Will that trend continue against the Ravens' defense?
"They play with great passion," Chiefs coach Herm Edwards said of the Ravens' defense. "That whole football team was built on defense, that's how they built their foundation. It's tough sledding running the ball against these guys. He's going to have to earn every yard he gets."
Baltimore even limited Tomlinson to 98 yards on 27 carries. They're usually the intimidators, not the other way around.
"Our defense doesn't hide from anybody," Lewis said. "We're going to come play hard, smash-mouth football and see if you can deal with it."
Since the 2000 season, no team has surrendered as few rushing yards as the Ravens' 9,860.
The tradition of stopping the run has been passed on to the next generation of Ravens as the defense morphs from a dominant unit in 2000 to a more athletic rendition this season built around linebackers Lewis, Scott, and Adalius Thomas' mobility and intensity.
The Ravens are practically insulted when someone tries to run on them.
"We're men, we have pride and ego," defensive end Terrell Suggs said. "It's personal. If you get your [butt] kicked, the next guy will be up in there. That's the idea within this defense. Don't let your brother down, and don't let anybody run on you."
In a 27-24 Monday night loss to the Chiefs in 2004, it was the Ravens who crumbled.
With Lewis complaining inaccurately that he was being triple-teamed -- he was actually being blocked alternately by fullback Tony Richardson, center Casey Wiegmann, Shields and offensive guard Brian Waters -- former Baltimore running back Priest Holmes racked up 125 yards on 33 carries.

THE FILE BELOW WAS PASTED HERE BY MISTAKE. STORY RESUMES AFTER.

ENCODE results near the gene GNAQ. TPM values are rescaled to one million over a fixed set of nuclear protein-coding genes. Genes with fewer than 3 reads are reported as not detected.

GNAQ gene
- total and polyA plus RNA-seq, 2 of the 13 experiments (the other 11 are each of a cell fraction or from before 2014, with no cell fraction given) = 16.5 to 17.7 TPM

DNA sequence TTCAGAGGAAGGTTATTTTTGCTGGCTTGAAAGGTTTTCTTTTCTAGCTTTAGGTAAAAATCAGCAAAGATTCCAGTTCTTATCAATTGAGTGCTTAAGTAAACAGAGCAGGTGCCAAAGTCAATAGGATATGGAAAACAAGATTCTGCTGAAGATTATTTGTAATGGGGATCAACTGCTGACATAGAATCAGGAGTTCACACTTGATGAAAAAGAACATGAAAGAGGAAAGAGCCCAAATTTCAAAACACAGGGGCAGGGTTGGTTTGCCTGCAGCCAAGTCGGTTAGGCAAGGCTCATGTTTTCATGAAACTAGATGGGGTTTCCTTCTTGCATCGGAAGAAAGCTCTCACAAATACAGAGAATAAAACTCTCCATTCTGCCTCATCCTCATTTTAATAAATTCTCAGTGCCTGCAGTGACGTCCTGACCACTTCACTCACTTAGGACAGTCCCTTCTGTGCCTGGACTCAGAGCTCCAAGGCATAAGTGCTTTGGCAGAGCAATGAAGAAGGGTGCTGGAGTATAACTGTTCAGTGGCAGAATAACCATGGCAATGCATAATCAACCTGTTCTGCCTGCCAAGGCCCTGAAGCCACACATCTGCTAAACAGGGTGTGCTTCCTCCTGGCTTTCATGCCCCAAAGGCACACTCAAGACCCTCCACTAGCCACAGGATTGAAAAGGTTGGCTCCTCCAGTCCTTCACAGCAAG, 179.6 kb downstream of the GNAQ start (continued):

Kansas City generated 398 yards of total offense on 78 plays, and controlled the football for 39 minutes and 43 seconds. Afterward, Lewis was bleeding from the crown of his nose.
"Larry Johnson is a great young running back," Lewis said. "They have a great offensive line, probably one of the best in football. You have to take your hat off to them. They have arguably the best tight end [Tony Gonzalez] in football over there, too.
"So, they have a lot of people over there, but we have a lot of people as well. So, here we go again. It's one of those classic battles, and it's going to be a good test for both sides."
The Ravens have a multi-team scenario where they can clinch a playoff berth today that would require them to win along with losses from the Cincinnati Bengals, New York Jets and Denver Broncos, which would allow them to clinch as a result of a strength-of-victory tiebreaker over the Jets.
For the Ravens to even reach that position, though, they'll need to be mentally and physically ready to withstand four quarter of attrition from Johnson.
"They have a great running game over there, we have a great run defense here," Lewis said. "Something has to give this Sunday, and we'll find out once we get there. It's one of those classic battles."
Aaron Wilson covers the Baltimore Ravens for the Carroll County Times in Westminster, Maryland.